McSally bill would require first comprehensive threat analysis of southwest border in 24 years

The Department of Homeland Security (DHS) would undertake the first mile-by-mile threat analysis of the nation’s southwest border since 1993 under legislation introduced by U.S. Rep. Martha McSally (R-AZ) on Wednesday.

The Southwest Border Security Threat Assessment Act of 2017 would direct DHS to conduct a threat assessment within 180 days that identifies potential vulnerabilities and threats, as well as solutions to mitigate them. U.S. Border Patrol would then use the findings to draft a new strategic plan.

“DHS’s current state of situational awareness along the border is inadequate, and they certainly have not achieved anything close to operational control,” McSally, the chairwoman of the House Homeland Security Subcommittee on Border and Maritime Security, said.

The threat assessment would take into account potential terrorism and criminal threats posed by individuals and groups who attempt to unlawfully enter the United States through the southwest border. Through analyzing those threats, DHS will take into account challenges with current technology, the need to recruit and hire qualified personnel, as well as infrastructure needs.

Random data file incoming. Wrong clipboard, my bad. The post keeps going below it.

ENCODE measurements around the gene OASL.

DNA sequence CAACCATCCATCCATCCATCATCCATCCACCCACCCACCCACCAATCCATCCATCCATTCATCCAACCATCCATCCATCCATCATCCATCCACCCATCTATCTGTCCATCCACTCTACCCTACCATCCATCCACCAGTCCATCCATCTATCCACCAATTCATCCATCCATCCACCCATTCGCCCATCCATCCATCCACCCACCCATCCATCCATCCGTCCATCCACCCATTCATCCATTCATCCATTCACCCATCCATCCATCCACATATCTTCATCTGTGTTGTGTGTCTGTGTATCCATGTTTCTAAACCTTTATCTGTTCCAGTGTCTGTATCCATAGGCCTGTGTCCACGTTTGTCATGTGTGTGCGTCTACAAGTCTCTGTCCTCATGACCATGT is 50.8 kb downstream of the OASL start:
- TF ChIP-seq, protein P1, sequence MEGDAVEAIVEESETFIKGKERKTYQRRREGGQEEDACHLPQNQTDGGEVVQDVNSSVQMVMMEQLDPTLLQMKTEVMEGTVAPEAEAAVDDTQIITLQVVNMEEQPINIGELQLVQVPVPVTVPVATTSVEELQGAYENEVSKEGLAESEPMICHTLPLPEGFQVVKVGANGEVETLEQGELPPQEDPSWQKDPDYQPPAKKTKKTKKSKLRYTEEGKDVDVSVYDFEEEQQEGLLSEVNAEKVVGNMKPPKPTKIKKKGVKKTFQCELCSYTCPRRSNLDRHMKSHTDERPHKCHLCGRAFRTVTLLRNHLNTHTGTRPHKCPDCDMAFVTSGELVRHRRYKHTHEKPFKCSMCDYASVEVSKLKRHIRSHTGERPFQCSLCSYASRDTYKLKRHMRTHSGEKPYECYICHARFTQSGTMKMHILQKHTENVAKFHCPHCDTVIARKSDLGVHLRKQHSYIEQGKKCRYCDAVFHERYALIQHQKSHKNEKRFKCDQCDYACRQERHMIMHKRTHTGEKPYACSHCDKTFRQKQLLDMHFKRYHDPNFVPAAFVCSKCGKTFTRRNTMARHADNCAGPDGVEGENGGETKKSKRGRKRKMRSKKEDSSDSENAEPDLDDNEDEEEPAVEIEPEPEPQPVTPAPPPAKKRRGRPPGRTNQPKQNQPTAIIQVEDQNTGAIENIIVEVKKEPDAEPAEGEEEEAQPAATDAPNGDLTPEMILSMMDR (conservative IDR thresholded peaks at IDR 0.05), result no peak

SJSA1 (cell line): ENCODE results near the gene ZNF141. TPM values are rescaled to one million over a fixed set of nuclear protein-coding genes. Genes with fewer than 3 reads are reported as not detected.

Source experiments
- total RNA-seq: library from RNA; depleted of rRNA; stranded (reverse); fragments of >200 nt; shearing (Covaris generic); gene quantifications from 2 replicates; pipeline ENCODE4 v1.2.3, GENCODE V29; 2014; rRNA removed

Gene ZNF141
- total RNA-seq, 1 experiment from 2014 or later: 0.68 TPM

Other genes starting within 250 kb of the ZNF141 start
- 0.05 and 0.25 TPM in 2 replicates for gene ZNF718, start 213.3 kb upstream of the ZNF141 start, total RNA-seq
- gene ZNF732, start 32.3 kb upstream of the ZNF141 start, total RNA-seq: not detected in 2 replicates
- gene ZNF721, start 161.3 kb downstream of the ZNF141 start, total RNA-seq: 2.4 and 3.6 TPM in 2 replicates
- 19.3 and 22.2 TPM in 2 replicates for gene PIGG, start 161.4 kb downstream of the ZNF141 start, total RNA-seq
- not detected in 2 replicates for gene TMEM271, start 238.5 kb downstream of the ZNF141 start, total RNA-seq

“In order for our nation to effectively secure the border, we must first assess the threats that exist, understand and identify the gaps in our defenses and then develop a plan to address those gaps with a blend of more manpower, technology and infrastructure. The Southwest Border Security Threat Assessment Act will prod DHS to determine the answers to those fundamental questions.”

McSally has been a long-time proponent of border security. During a subcommittee hearing in March 2016, she questioned a Customs and Border Protection report that the agency was 81 percent effective on the southwest border in 2015.

“These new effectiveness numbers are hard to believe, and I believe are inaccurate measures of the state of security on the border,” McSally said during the hearing. “The new interdiction effectiveness rate includes unaccompanied children and families from countries other than Mexico, who turn themselves in, inflating the number. It also fails to take into account the number the Border Patrol never sees, or the denominator, which also inflates the effectiveness.”

McSally has led legislative efforts to address staff shortages, to modernize entry ports and to hold border projects accountable. She also led 20 members of Congress on a tour of the southwest border in 2015.